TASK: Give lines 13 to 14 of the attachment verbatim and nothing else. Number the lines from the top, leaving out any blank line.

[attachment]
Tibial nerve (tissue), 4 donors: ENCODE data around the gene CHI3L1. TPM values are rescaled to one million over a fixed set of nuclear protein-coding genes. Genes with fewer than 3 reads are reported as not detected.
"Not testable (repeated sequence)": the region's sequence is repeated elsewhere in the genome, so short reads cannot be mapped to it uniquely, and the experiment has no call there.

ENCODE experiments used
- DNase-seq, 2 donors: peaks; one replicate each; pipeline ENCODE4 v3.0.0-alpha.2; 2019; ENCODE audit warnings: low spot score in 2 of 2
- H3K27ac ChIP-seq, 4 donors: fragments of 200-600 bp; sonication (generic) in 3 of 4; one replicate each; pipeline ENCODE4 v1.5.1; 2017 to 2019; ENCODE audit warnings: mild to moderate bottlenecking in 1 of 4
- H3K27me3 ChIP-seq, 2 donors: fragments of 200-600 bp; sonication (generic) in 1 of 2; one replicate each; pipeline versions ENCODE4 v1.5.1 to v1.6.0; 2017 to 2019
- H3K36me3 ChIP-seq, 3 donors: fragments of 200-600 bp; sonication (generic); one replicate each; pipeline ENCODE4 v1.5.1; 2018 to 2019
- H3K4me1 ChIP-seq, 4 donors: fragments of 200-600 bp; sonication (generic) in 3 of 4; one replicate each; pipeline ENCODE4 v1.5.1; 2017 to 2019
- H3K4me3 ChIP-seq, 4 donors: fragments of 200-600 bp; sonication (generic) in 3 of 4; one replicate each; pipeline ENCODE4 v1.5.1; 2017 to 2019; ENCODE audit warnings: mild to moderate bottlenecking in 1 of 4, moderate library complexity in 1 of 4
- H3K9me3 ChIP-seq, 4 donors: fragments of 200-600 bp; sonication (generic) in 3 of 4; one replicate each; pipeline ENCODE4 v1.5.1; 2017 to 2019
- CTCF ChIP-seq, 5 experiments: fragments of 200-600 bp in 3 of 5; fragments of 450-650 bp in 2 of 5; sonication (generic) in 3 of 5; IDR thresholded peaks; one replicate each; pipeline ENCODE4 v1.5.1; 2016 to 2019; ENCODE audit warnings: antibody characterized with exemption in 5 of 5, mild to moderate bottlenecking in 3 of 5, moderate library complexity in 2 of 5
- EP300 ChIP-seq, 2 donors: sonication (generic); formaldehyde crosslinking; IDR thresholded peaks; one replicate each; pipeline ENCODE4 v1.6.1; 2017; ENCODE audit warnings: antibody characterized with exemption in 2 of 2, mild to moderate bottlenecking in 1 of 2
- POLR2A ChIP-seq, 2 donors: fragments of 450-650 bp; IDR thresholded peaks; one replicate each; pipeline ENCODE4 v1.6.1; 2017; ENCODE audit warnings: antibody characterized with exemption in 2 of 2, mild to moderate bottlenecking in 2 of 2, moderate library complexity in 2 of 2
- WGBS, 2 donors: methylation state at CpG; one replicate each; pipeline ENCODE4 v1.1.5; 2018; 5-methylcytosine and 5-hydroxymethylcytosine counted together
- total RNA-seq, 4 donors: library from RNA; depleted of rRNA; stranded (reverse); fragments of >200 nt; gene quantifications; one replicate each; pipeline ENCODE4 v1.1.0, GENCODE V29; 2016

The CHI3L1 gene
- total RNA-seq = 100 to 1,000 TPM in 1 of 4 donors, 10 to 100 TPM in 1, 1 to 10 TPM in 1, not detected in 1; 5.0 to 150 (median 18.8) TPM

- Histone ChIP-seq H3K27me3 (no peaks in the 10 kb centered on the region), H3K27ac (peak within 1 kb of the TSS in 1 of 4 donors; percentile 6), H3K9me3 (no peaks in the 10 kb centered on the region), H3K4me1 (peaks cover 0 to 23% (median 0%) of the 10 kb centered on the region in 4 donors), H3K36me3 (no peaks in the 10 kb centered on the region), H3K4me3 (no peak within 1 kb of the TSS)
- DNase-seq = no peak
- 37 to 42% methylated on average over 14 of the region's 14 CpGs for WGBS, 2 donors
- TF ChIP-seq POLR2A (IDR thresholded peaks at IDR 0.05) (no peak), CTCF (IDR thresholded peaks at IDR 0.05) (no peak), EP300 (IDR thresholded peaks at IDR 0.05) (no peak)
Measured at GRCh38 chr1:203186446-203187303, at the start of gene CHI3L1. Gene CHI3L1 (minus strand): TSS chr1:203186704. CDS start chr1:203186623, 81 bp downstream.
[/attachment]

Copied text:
- POLR2A ChIP-seq, 2 donors: fragments of 450-650 bp; IDR thresholded peaks; one replicate each; pipeline ENCODE4 v1.6.1; 2017; ENCODE audit warnings: antibody characterized with exemption in 2 of 2, mild to moderate bottlenecking in 2 of 2, moderate library complexity in 2 of 2
- WGBS, 2 donors: methylation state at CpG; one replicate each; pipeline ENCODE4 v1.1.5; 2018; 5-methylcytosine and 5-hydroxymethylcytosine counted together